Music in Recovery: The Perils of Music Listening

Few of us call ourselves musicians, but in western culture, we are all expert music listeners. Music listening can be a good tool, but it can also be a dangerous tool in recovery. I’m a board-certified music therapist who works in addiction treatment centers, but I’m also in long term recovery. In this blog post, I’d like to share why anyone in early recovery needs to carefully curate their music playlists.  

Music Can Transport You Back in Time and Space

You’ve had this happen before: you were sitting somewhere, and a song came on. It could have been on the radio in your car, or in a public area like a mall, restaurant, or store. Suddenly, you were no longer in that physical place, but somehow the song transported you back in time and space. The song triggered a memory that you did not choose to recall but was now in the midst of. Sometimes, it’s a pleasant memory, sometimes it’s inert, and sometimes it’s painful. In all three cases, you were no longer present, and you didn’t consciously ‘do’ anything to make it that way.

In addition, there is a connection in your brain between music, emotion, and behavior.  So, that soundtrack of your (or your client’s) partying days? Your brain has linked picking up and using with that soundtrack. Just hearing the song can trigger a craving.  This was discovered accidentally during research on the brain by addiction medicine pioneer Dr. Mark Gold. He noticed that the MRI tech was playing “Cocaine” by Eric Clapton, and the song was triggering cravings in the patients when the song got to the chorus. They could see the connection thanks to the MRI machine.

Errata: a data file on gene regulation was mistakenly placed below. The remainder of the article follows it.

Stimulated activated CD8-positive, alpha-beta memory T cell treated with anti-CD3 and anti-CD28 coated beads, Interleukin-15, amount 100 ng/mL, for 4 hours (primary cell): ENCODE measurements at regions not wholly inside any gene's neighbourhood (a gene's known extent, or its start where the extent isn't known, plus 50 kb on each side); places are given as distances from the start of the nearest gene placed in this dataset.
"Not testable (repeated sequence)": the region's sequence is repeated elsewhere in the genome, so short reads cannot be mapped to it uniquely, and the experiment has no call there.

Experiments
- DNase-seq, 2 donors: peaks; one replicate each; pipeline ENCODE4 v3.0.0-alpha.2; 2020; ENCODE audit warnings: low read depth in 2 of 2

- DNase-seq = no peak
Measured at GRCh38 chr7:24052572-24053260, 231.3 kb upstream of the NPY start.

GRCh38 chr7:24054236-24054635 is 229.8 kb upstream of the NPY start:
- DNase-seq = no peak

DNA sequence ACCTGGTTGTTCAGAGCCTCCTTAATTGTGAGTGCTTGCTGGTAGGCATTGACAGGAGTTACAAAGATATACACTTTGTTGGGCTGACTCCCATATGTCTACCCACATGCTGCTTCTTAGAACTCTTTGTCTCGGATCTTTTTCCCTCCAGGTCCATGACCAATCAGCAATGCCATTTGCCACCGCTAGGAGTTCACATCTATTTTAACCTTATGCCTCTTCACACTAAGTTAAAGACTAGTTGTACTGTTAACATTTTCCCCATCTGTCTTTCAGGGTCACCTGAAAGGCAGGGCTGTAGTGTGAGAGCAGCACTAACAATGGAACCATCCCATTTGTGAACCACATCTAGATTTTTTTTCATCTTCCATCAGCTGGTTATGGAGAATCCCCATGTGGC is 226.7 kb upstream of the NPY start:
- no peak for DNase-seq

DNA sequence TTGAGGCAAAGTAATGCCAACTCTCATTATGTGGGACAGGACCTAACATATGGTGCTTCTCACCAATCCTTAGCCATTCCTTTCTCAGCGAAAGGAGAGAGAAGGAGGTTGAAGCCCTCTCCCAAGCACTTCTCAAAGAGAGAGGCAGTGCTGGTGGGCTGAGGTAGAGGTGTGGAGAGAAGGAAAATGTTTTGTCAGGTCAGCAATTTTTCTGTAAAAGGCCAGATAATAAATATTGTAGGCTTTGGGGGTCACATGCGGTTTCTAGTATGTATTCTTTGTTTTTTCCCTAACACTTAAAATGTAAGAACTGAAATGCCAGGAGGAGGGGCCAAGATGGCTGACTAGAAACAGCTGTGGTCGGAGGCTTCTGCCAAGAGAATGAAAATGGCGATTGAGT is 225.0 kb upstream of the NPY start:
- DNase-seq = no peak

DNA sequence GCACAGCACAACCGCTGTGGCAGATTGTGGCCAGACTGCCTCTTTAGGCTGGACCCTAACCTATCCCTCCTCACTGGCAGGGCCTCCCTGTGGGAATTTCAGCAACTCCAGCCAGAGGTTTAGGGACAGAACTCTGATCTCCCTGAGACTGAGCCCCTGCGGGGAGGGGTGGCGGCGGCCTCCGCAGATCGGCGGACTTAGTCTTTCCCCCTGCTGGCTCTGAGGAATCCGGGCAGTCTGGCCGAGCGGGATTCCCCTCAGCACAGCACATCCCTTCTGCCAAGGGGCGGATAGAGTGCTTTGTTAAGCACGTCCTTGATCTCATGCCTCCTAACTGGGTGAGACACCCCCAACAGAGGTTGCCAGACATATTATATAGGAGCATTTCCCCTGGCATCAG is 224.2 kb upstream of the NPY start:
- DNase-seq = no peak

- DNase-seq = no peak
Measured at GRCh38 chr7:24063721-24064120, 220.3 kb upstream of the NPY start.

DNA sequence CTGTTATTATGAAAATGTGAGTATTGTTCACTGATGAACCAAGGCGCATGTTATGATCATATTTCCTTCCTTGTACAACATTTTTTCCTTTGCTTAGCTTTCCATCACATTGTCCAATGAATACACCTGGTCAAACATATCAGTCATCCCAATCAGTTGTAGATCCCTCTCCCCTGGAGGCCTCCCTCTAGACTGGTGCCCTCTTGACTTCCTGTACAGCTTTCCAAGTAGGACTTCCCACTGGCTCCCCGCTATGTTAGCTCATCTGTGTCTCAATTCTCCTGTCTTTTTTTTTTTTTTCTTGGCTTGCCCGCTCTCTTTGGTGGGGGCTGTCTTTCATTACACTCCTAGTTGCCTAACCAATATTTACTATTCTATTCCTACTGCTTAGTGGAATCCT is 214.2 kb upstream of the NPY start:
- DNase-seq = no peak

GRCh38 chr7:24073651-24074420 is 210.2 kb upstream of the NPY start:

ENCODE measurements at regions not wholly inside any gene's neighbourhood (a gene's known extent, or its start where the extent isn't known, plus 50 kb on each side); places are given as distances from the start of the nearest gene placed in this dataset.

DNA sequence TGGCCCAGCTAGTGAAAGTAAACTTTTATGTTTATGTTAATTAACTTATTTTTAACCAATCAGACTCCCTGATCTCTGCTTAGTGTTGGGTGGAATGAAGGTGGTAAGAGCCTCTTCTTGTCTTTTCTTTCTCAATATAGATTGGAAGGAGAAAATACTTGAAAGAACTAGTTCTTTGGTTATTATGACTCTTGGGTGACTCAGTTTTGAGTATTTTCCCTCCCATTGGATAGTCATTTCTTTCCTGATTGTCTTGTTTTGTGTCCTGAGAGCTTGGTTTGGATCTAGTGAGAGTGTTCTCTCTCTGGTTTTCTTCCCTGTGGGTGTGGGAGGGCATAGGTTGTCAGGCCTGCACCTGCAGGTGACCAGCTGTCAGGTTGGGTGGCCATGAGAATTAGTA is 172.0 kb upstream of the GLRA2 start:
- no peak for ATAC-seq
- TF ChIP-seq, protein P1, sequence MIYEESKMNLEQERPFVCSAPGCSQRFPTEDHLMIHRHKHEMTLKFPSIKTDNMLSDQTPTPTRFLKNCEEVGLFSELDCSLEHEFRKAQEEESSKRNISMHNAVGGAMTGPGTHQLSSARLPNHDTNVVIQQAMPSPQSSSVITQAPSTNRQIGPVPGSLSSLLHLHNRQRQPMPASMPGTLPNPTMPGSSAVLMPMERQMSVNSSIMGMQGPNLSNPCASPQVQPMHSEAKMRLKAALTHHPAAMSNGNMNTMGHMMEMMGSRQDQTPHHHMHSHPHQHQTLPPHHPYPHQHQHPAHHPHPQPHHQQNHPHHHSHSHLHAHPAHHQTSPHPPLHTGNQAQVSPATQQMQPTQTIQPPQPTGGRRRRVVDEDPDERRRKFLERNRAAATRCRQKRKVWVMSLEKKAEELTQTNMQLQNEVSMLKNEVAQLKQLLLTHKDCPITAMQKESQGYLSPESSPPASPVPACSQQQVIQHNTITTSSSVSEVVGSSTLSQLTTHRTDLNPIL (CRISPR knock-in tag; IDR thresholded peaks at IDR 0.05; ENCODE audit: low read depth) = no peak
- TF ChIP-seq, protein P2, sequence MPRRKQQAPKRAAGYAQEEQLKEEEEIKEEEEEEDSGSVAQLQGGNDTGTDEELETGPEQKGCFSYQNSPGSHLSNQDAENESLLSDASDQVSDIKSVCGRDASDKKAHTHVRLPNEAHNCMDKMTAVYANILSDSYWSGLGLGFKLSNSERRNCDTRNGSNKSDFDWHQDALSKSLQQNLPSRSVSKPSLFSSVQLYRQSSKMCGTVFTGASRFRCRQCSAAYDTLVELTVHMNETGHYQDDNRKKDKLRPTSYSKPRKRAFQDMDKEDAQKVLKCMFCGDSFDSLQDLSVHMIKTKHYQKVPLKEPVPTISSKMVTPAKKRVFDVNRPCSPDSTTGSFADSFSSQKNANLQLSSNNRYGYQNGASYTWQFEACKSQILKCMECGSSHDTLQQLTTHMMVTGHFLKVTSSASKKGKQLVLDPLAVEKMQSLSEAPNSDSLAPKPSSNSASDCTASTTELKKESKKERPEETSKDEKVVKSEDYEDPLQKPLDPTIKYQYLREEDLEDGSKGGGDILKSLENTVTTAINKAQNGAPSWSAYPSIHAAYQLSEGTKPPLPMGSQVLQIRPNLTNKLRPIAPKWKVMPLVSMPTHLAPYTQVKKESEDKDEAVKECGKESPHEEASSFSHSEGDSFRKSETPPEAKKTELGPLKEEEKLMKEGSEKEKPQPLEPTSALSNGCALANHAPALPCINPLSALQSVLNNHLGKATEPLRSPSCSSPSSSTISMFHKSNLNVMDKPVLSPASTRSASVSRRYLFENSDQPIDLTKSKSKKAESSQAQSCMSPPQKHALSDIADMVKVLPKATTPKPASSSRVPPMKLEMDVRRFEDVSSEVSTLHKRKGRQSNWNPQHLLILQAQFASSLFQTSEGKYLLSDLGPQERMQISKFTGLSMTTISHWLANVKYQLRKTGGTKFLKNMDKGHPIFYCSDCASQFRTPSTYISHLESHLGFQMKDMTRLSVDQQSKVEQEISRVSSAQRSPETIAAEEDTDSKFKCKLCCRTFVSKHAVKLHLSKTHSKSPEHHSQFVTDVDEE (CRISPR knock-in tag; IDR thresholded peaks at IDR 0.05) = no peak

Reliving the Glory Days

In addition, many of us suffer from euphoric recall, where we look back on some of our ‘glory days’ with rose-colored lenses. We only remember the good times, and forget the hell we went through, or put others through at the expense of those good times. We think, “It wasn’t so bad…” 

Since music can trigger cravings and euphoric recall, it’s important to the person in early recovery to explore the universe of music out there to listen to, and ‘hit pause’ on their preferred party playlists for a while. The good news?  The connection between music, emotion, and behavior wanes over time.  Neuroplasticity teaches us that nerves that fire together, wire together, and those that don’t, atrophy. I’m happy to report that my party playlists today don’t trigger the emotional and physical reactions they did when I was in early recovery.  

For some of us, recovery is the biggest mountain we’ve ever climbed, and the toughest task we’ve ever taken on. Music can be a powerful tool and ally when used correctly.  When used incorrectly, it can accidentally undermine the hard work we’ve put into staying sober one day at a time. In the next couple of blog posts, I’ll share a little more about how music aids in the recovery journey, and why it is a VITAL TOOL in your toolbox!

Want to learn more? Check out the Music In Recovery Guide and learn how to prescribe your own music in recovery.

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